Illustration for article titled Last Call: What’s been your weirdest quarantine purchase?
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Last CallLast CallLast Call is The Takeout’s online watering hole where you can chat, share recipes, and use the comment section as an open thread. Here’s what we’ve been reading/watching/listening around the office today.

Are all your loved ones dyeing their hair while sheltering in place? Mine are. Every shade of the rainbow, and it looks great on each and every one of them. There’s no reason that it should take an extended period of isolation to make people stop and consider that sapphire blue or bubble gum pink might be a good look for them, but I suppose for some of us, it takes just the right to-hell-with-it national moment to go ahead and start looking the way you want to look.

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It’s funny to think that sales of something like hair dye might be spiking right now, in a time when grocery lists are carefully curated and non-essential purchases are being placed on the back burner. It’s the non-necessity of the thing that makes it so tempting in a moment of such practicality. I know a lot of us have caved and bought new jigsaw puzzles, too, or Nintendo Switches, or a fresh embroidery hoop (just me on that last one, or...?). Anything that seems silly to deny ourselves when we’re all just trying our best to make home the place we want to be. Or, alternatively, something we never would have expected of ourselves before—something that it took a national emergency to awaken in our souls. (See also: exercise equipment and/or pet iguanas.)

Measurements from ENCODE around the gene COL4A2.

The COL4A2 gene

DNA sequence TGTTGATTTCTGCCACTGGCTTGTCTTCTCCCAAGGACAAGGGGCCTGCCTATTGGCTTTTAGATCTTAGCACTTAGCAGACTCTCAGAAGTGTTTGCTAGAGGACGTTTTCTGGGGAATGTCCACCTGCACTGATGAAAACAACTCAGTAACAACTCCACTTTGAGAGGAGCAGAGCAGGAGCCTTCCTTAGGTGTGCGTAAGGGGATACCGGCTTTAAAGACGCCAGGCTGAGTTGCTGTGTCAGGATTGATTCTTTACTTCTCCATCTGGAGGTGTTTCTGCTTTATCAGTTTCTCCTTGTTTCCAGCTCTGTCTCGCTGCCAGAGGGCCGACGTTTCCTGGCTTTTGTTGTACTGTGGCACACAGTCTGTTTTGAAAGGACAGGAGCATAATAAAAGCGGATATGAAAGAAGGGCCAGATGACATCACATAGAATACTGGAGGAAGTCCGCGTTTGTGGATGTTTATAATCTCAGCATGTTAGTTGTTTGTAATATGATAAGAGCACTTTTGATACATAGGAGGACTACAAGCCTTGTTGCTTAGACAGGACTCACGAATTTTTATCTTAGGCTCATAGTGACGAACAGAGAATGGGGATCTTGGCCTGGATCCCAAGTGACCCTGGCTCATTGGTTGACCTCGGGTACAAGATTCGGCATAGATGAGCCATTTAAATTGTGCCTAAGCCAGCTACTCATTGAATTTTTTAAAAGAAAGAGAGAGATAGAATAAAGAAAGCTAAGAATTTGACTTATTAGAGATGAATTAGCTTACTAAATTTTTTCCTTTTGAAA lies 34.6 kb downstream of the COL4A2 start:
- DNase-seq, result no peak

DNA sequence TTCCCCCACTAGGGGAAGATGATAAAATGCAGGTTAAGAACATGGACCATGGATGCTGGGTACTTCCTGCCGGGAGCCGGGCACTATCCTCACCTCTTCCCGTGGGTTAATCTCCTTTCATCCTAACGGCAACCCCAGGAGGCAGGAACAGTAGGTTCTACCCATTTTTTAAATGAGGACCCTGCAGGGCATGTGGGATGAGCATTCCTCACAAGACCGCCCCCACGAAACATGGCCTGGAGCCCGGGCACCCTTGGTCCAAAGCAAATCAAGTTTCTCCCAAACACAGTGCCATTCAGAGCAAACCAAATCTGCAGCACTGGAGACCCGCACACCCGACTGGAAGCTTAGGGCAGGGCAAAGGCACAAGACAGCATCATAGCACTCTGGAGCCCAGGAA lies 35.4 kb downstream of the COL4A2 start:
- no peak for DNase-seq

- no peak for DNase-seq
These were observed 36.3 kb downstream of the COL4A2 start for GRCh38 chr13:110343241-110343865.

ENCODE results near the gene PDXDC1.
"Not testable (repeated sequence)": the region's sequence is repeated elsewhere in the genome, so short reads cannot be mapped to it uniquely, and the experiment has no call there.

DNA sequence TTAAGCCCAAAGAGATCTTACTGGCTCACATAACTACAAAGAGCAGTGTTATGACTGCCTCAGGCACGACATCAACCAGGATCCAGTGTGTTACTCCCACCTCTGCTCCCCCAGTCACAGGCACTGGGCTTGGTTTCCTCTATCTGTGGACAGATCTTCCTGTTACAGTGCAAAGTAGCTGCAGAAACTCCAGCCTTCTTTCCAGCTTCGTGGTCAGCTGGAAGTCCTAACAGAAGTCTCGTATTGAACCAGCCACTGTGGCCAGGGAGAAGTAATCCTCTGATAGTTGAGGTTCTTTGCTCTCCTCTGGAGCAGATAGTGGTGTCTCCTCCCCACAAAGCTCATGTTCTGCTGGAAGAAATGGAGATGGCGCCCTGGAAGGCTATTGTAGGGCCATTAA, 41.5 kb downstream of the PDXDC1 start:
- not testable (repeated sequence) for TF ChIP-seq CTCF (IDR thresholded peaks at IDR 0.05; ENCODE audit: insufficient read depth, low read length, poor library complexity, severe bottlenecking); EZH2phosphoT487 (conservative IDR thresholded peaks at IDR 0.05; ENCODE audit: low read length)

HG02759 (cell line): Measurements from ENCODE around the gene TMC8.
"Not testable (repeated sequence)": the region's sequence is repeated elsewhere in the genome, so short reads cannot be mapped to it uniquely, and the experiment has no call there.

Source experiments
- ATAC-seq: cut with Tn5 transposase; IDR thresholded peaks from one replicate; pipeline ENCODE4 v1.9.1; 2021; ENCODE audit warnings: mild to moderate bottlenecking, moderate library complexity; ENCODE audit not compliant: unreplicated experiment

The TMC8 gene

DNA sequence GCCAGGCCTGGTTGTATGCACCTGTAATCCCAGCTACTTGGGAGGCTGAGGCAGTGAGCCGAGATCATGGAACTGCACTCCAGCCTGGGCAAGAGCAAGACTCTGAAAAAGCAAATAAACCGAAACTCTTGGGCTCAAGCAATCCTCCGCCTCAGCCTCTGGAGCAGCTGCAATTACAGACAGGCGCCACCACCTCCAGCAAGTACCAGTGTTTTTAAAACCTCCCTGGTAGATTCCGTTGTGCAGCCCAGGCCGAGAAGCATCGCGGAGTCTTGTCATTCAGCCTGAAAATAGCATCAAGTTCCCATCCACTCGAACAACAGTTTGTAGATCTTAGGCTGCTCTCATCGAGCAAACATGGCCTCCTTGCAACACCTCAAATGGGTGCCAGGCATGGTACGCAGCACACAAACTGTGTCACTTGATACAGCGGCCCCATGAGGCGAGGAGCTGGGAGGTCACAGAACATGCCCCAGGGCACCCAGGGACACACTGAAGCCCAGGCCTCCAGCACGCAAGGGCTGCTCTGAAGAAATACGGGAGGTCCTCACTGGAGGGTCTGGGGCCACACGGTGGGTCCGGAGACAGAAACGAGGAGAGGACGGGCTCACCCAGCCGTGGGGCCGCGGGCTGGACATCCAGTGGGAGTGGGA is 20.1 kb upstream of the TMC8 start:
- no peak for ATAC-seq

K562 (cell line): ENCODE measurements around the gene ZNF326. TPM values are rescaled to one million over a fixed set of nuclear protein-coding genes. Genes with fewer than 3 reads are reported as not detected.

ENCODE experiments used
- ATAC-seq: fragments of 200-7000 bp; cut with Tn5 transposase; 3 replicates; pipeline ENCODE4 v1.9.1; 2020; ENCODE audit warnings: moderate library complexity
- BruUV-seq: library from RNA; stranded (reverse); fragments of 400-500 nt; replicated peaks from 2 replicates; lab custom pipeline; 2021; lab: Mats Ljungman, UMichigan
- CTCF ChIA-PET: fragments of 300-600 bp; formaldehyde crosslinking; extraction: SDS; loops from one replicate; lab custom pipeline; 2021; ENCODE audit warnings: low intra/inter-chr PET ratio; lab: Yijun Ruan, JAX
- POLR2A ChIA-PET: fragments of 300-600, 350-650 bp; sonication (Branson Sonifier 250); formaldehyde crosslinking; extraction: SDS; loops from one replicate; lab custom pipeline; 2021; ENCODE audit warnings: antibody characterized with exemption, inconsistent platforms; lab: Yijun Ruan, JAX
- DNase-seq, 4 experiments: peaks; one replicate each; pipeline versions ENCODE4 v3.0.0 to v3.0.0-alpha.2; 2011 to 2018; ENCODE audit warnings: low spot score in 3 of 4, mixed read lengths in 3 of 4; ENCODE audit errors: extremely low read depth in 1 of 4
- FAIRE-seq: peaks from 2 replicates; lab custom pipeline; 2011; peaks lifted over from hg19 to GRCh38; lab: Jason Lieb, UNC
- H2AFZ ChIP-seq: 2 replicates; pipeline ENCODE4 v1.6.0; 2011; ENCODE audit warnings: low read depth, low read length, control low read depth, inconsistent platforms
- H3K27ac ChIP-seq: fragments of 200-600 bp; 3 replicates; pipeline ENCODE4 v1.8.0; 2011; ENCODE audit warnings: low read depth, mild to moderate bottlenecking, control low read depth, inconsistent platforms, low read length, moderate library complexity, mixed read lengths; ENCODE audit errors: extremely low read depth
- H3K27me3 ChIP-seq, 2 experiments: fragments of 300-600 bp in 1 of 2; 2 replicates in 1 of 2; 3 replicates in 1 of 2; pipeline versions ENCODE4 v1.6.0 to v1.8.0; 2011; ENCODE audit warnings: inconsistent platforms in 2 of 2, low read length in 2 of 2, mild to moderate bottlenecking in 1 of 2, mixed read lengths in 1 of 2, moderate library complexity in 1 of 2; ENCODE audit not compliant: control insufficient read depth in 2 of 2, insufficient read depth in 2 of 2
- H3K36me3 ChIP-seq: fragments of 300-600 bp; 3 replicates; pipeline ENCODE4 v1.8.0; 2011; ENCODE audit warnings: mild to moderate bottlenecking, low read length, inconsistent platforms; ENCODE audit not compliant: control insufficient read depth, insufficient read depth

So I ask you: what is the strangest or most unexpected thing you’ve bought during the current quarantine? Maybe you stocked up on rarely purchased comfort foods or treated yourself to the new Mountain Dew (sorry, MTN DEW) flavor. Maybe you’re invoking the power of positive thinking by ordering a bridesmaid dress for an upcoming summer wedding. Maybe you’ve decided that now is the time to reacquaint yourself with the Play-Doh Fun Factory. Whatever the purchase, we want to hear about it. And if anyone has any ideas for a new term that can replace “retail therapy,” we’d welcome those, too.

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Marnie Shure is editor in chief of The Takeout.

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